Here are some other tips to make a strong offer for a motivated seller.
Highest and Best Offer
If you are going to ask for the moon on contingencies and the property is worth it, think about coming in at your best offer immediately and letting the seller know that. I’m not suggesting to overpay, but if your numbers work at full asking, the deal is smokin’, and you must have all contingencies in place, don’t mess around.
Amend the Inspection Contingency
A seller wants to know quickly if you are going to stay in the deal or not. Time is not their friend when they have holding costs on a property.
To be competitive, you can shorten up the inspection period to 3-5 days. You can also make your offer “as-is” and only ask for major health and safety items to be remedied.
Better yet, if you are using hard money to finance the close, you could even purchase the property completely “as-is.” If you want to supercharge this contingency, combine an “as-is” inspection with a swift inspection period. The key here is having an inspection team that can move quickly, too.
Remove the Sale and Settlement Contingency
As the buyer, you could remove this contingency altogether. Do this if only if you have the ability to qualify for the loan and hold the property with other obligations in place.
I won the offer on my primary home this way by partnering with my lender to ensure I could hold my current property and new property at the same time, allowing us to beat out all other owners who needed to sell a home prior to close.
Be Flexible With the Seller on Other Terms
This goes back to asking the seller directly what they need. What is in it for them? Do they need more earnest money, longer close, shorter close, closing costs paid, a mover, a rent-back?
What will put their mind at ease and make their life easier? What will make your offer stand out?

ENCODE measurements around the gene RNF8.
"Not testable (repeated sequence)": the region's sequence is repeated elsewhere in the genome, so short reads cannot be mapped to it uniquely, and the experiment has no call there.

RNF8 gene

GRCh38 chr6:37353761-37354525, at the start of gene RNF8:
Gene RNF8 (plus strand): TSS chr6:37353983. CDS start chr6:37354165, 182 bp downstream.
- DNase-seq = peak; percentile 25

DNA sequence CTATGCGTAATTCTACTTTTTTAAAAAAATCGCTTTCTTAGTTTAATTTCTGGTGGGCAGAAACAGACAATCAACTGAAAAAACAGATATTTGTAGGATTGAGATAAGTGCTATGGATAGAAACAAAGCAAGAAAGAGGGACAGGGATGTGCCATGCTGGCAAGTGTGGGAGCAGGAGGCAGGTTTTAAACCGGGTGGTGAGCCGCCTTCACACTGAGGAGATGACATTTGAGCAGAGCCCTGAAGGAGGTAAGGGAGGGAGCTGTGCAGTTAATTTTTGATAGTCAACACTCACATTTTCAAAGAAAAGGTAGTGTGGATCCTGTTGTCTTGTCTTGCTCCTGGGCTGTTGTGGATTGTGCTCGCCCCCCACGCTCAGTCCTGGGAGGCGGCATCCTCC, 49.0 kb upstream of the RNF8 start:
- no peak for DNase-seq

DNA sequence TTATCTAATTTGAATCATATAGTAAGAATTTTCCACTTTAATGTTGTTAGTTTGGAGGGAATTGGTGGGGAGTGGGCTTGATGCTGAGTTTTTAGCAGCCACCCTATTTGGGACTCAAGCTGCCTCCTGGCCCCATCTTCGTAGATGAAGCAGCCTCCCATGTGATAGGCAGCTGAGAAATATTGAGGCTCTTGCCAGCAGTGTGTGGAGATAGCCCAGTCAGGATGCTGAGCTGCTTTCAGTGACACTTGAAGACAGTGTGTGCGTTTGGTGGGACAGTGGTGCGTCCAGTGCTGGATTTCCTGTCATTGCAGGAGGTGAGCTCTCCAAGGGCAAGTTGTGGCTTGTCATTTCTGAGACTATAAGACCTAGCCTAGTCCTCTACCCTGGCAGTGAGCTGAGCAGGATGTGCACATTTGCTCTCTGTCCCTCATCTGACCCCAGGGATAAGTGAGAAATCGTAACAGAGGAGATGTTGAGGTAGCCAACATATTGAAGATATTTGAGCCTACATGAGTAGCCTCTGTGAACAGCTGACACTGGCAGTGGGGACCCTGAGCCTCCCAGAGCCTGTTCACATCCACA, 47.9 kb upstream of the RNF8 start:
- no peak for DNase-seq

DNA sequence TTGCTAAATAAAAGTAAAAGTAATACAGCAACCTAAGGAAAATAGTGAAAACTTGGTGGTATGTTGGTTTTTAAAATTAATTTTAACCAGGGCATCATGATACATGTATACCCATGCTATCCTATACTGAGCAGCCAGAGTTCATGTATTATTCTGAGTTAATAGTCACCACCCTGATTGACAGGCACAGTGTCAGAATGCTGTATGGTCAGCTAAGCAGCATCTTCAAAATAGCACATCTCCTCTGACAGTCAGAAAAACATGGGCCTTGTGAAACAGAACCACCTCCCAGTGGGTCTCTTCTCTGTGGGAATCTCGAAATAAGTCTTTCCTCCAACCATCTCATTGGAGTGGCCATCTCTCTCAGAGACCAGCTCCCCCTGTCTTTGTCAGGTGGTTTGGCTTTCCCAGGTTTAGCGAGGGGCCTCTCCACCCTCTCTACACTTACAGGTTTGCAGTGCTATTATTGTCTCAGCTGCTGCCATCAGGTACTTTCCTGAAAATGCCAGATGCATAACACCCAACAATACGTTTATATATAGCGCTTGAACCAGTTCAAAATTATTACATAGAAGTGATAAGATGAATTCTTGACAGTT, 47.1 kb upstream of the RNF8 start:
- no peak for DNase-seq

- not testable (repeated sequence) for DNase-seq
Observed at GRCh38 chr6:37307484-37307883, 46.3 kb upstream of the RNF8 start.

I put an offer in on Christmas Eve, and won it—not because we offered the highest purchase (I actually was $10K under), but because I offered a flexible close and a free rent-back so the family could relocate to another state to take a job (making their life much easier).
How to Structure an Offer When Competing With All-Cash Bids
Competing against cash is hard. So, here is how I structure most of my initial financing offers to compete with that all-cash bid in a hot market.
- Highest and best number at the start for deals I know that will be highly competitive (no messing around!). Note: I’m not overpaying for the property.
- A reasonably higher earnest deposit
- 3-day inspection and most of the time “as-is”
- Quick close using hard money (or flexible, depending on what the seller needs)
- No sale or settlement contingency
Then, I use other terms as negotiating points as we go through the due diligence process, remembering to always look for the win-win scenario.
And if you lose out on an offer, learn from it!
Ask your team (and the seller’s team) what could have made the offer stronger. Take notes and follow up on that deal every week until the property closes. Contracts fall through all the time. Your ability to follow up and make an even stronger offer the second go-around could win you the deal still!
What If You Get Cold Feet?
Now, what happens if you get through the contract contingency deadlines, your earnest money is locked in (or “hard” as we call it), and you find out something that makes you not want to buy the property?
Well, you have two options:
- Continue with the contract, close the property, and deal with the issue yourself.
- Back out of the contract, lose your earnest money, and maybe risk getting sued by the seller to close.
Neither are pretty options (and most Realtors will never tell you to back out and lose your earnest money).
But this is a matter of when it will happen to you, not if. This could be a situation where you didn’t visit the property and were unaware of the train tracks nearby, or the changing landlord-tenant laws in the city you just discovered, or some other external factor beyond your control.
Or maybe you blanked on getting an inspection and found something drastic yourself that you just can’t deal with (it’s happened!).
If the situation is bad enough and can’t be remedied through negotiations, losing a grand or two of earnest money could be the least expensive option. My advice, if the deal does come to this, is to communicate your intent early, openly, and fairly to all parties involved, and change your systems immediately (such as your due diligence checklist) to ensure this doesn’t happen again.
Contingencies can protect you, your earnest money as the buyer, and your time as the seller, as you work through the due diligence progress. If you can clear contingencies swiftly, you will become known as an investor who can close quickly. And that is a great position to be in to get more deals.
So, use contingencies wisely to create a strong offer, fulfill your end of the purchase sales agreement on time, and reap the benefits of building a rock-solid portfolio.
Have you ever had to compete in a similar situation? What did you do?
Share your strategies in the comments below.